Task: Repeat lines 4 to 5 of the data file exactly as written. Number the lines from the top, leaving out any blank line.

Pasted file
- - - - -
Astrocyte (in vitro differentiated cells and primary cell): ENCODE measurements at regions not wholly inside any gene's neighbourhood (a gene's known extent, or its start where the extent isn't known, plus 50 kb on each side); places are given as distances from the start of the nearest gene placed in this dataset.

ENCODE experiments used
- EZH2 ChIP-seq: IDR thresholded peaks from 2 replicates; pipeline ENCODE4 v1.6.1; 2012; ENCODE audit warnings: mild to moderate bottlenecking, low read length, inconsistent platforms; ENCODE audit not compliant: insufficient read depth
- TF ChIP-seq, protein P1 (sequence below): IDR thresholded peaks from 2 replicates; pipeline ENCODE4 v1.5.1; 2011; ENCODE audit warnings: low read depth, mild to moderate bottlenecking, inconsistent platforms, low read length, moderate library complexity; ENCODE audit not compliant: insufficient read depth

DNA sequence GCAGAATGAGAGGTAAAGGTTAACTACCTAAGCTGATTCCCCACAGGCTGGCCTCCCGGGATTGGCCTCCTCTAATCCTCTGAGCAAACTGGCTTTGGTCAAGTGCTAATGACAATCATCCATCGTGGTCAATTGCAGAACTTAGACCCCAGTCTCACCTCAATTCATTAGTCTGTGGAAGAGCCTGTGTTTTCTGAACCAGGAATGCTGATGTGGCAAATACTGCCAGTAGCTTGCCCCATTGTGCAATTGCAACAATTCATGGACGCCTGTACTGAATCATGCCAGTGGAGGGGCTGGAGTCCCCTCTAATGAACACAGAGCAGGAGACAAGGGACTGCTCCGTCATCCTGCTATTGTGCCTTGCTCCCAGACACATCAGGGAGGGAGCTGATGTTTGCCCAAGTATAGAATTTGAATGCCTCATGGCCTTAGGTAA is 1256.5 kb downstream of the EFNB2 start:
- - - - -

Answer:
- TF ChIP-seq, protein P1 (sequence below): IDR thresholded peaks from 2 replicates; pipeline ENCODE4 v1.5.1; 2011; ENCODE audit warnings: low read depth, mild to moderate bottlenecking, inconsistent platforms, low read length, moderate library complexity; ENCODE audit not compliant: insufficient read depth

DNA sequence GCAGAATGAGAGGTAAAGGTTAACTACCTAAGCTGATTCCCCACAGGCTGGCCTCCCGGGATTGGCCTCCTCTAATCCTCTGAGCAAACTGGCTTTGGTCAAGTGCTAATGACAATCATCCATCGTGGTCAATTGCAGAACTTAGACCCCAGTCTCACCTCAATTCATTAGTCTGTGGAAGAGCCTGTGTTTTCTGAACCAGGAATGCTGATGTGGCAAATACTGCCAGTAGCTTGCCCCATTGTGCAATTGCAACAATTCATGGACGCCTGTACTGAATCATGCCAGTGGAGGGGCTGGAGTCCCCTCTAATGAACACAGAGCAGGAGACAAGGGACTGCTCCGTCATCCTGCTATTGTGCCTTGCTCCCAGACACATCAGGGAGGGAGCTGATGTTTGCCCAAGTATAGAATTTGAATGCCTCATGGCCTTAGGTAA is 1256.5 kb downstream of the EFNB2 start: